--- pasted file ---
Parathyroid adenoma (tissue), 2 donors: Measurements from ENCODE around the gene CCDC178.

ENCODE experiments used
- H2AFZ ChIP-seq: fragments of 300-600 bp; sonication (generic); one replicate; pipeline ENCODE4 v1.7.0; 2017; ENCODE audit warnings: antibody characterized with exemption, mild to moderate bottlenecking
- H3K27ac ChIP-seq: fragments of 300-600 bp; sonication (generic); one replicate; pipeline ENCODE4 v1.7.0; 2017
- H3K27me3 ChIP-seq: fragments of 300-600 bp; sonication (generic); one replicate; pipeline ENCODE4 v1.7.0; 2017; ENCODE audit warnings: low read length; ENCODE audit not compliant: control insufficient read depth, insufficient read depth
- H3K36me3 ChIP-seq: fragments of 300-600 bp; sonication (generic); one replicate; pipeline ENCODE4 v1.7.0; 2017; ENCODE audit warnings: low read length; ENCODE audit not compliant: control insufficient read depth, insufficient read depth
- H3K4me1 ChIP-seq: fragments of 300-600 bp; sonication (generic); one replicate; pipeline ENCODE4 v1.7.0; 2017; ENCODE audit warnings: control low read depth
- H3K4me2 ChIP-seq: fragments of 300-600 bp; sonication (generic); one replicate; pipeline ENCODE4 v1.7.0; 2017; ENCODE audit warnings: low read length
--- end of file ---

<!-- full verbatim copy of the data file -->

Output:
Parathyroid adenoma (tissue), 2 donors: Measurements from ENCODE around the gene CCDC178.

ENCODE experiments used
- H2AFZ ChIP-seq: fragments of 300-600 bp; sonication (generic); one replicate; pipeline ENCODE4 v1.7.0; 2017; ENCODE audit warnings: antibody characterized with exemption, mild to moderate bottlenecking
- H3K27ac ChIP-seq: fragments of 300-600 bp; sonication (generic); one replicate; pipeline ENCODE4 v1.7.0; 2017
- H3K27me3 ChIP-seq: fragments of 300-600 bp; sonication (generic); one replicate; pipeline ENCODE4 v1.7.0; 2017; ENCODE audit warnings: low read length; ENCODE audit not compliant: control insufficient read depth, insufficient read depth
- H3K36me3 ChIP-seq: fragments of 300-600 bp; sonication (generic); one replicate; pipeline ENCODE4 v1.7.0; 2017; ENCODE audit warnings: low read length; ENCODE audit not compliant: control insufficient read depth, insufficient read depth
- H3K4me1 ChIP-seq: fragments of 300-600 bp; sonication (generic); one replicate; pipeline ENCODE4 v1.7.0; 2017; ENCODE audit warnings: control low read depth
- H3K4me2 ChIP-seq: fragments of 300-600 bp; sonication (generic); one replicate; pipeline ENCODE4 v1.7.0; 2017; ENCODE audit warnings: low read length